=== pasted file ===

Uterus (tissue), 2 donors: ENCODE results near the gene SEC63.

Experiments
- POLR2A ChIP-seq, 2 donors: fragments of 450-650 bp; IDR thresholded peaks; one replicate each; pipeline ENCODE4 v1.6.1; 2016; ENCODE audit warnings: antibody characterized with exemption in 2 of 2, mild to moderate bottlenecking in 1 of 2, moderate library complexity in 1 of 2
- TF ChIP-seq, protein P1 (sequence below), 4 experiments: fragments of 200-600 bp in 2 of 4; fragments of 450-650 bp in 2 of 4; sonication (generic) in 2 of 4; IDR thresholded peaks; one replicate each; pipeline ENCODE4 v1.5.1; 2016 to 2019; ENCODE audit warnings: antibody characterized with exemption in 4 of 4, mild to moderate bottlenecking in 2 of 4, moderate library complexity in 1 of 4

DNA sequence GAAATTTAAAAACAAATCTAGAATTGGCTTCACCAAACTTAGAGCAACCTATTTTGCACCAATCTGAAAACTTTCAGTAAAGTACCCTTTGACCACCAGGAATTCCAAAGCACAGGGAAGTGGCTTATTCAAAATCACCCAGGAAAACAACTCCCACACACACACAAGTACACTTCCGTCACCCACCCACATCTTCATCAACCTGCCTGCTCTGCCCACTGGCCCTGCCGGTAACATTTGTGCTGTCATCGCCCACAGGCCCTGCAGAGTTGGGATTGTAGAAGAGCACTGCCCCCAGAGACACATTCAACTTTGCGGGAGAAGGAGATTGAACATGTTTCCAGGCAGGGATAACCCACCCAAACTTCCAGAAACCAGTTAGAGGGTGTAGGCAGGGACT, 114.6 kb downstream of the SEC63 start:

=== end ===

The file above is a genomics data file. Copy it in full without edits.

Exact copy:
Uterus (tissue), 2 donors: ENCODE results near the gene SEC63.

Experiments
- POLR2A ChIP-seq, 2 donors: fragments of 450-650 bp; IDR thresholded peaks; one replicate each; pipeline ENCODE4 v1.6.1; 2016; ENCODE audit warnings: antibody characterized with exemption in 2 of 2, mild to moderate bottlenecking in 1 of 2, moderate library complexity in 1 of 2
- TF ChIP-seq, protein P1 (sequence below), 4 experiments: fragments of 200-600 bp in 2 of 4; fragments of 450-650 bp in 2 of 4; sonication (generic) in 2 of 4; IDR thresholded peaks; one replicate each; pipeline ENCODE4 v1.5.1; 2016 to 2019; ENCODE audit warnings: antibody characterized with exemption in 4 of 4, mild to moderate bottlenecking in 2 of 4, moderate library complexity in 1 of 4

DNA sequence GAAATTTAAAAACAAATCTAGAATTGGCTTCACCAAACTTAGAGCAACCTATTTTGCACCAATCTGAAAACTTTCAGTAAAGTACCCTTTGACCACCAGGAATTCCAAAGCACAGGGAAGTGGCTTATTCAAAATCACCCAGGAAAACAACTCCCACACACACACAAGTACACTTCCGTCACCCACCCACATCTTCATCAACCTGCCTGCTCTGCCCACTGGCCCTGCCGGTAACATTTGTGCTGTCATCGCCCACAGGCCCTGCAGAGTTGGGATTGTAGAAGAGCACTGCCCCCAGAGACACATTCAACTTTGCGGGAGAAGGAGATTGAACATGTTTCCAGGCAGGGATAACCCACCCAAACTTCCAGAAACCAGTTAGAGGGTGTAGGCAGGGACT, 114.6 kb downstream of the SEC63 start: